Rooms with a View: The Best Grand Canyon Lodging

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Choose from rustic cabins to historic lodge suites

Posted by: Grand Canyon National Park - South Rim on April 4, 2018

So stay a couple of nights (or four or five) in one of Grand Canyon’s unique accommodations. Each has a distinct look and price point, and offers visitors a sense of history, of tranquility, and of place.

For many travelers, a visit to Grand Canyon National Park fulfills a lifelong dream. At 18 miles across, one mile deep, and 285 miles long, Grand Canyon is not something you can see in a few hours. Add hiking trails, nature talks, films, observation points, specialty tours, ancient ruins, museums, bicycling, shopping, and dining (not to mention sunrises and sunsets), and Grand Canyon becomes a place where two days at a minimum are needed to fully appreciate the full scope of its breathtaking beauty and diversity.

So stay a couple of nights (or four or five) in one of Grand Canyon’s unique accommodations. Each has a distinct look and price point, and offers visitors a sense of history, of tranquility, and of place. Stay here and you’ll breathe the clean air of the high desert, rest in the comfort of a national park, and be just a short walk away from one of the most beautiful places on earth.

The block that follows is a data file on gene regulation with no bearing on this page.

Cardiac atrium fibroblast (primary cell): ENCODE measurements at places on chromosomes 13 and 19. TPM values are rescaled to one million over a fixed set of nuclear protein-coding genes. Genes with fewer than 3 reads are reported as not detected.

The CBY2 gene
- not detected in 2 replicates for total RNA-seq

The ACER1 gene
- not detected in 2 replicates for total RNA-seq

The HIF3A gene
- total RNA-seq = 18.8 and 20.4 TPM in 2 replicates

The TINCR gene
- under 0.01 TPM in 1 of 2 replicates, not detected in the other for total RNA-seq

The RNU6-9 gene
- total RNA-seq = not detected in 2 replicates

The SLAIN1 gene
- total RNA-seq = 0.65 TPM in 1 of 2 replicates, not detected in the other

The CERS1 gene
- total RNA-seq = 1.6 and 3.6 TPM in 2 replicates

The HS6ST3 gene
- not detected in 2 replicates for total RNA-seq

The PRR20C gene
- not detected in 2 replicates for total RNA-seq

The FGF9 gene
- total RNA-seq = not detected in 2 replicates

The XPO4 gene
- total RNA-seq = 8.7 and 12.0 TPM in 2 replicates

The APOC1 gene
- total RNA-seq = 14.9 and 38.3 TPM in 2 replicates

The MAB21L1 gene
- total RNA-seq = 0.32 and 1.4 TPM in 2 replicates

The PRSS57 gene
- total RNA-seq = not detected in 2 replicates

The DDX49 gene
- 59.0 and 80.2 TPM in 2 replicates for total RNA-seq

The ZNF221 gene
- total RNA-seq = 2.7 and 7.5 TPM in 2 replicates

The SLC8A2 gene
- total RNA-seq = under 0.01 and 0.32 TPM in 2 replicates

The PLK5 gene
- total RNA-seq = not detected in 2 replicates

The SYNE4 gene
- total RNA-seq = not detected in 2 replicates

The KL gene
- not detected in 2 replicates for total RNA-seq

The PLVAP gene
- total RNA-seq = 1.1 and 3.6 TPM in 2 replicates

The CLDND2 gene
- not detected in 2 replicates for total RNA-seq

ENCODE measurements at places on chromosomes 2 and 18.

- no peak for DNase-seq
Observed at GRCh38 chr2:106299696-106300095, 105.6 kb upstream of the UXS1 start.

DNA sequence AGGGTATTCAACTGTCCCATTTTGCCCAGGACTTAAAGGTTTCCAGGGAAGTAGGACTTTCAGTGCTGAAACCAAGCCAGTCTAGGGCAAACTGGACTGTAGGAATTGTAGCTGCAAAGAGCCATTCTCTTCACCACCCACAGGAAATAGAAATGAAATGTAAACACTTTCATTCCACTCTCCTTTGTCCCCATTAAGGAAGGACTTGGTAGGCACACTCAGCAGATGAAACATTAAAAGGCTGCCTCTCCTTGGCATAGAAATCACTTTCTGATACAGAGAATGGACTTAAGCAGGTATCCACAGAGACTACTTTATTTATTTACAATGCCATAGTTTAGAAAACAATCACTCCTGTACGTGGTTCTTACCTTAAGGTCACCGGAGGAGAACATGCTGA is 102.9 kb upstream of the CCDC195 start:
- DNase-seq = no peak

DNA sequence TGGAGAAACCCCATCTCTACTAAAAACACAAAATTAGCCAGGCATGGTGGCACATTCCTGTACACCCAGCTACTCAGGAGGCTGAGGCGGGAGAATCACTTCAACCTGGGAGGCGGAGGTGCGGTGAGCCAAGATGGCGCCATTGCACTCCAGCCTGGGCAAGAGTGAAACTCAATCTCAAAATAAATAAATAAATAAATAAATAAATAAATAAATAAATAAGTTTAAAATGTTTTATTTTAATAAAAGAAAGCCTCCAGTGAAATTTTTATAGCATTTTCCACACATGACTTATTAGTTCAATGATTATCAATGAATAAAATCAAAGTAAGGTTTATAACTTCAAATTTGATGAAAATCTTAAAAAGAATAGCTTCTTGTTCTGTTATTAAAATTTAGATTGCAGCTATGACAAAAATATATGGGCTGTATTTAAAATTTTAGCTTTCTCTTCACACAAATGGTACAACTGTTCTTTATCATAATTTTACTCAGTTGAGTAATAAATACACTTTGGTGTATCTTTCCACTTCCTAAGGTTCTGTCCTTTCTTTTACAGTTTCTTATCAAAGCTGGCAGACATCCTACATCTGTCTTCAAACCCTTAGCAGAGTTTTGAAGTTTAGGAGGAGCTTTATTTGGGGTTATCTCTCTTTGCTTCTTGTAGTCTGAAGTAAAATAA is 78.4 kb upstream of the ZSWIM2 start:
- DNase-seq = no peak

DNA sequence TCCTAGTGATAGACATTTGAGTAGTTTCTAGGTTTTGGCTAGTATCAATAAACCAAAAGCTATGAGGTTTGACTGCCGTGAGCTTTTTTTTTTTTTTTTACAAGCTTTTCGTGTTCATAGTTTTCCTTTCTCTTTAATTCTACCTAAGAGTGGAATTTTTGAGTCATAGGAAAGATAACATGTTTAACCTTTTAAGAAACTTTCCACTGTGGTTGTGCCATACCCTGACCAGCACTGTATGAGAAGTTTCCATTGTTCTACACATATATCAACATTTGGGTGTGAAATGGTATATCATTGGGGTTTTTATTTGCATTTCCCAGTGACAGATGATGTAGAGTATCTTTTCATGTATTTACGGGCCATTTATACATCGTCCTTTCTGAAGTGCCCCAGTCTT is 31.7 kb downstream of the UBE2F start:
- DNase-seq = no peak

But how do you choose your perfect room? Here’s the inside scoop on the park’s most popular options.

Cabin

Bright Angel Lodge

In 1935, architect Mary Colter’s Bright Angel Lodge & Cabins opened as a low-cost alternative to the famed El Tovar (known by some travelers as the “hotel up the hill”). Then, as now, Bright Angel’s Buckey O’Neill Cabin appeals to travelers seeking a comfortable, affordably priced suite in a prime location. And what a location!

The oldest building at Grand Canyon in its original location, the cabin built by Buckey O’Neill is directly on the canyon rim boasting canyon views just out the front door. Dating to the late 1800s, it was abandoned after Buckey was killed in Cuba while serving with Teddy Roosevelt’s Rough Riders. It was then incorporated into the Bright Angel Lodge by Colter, who transformed it into a spectacular two-room suite.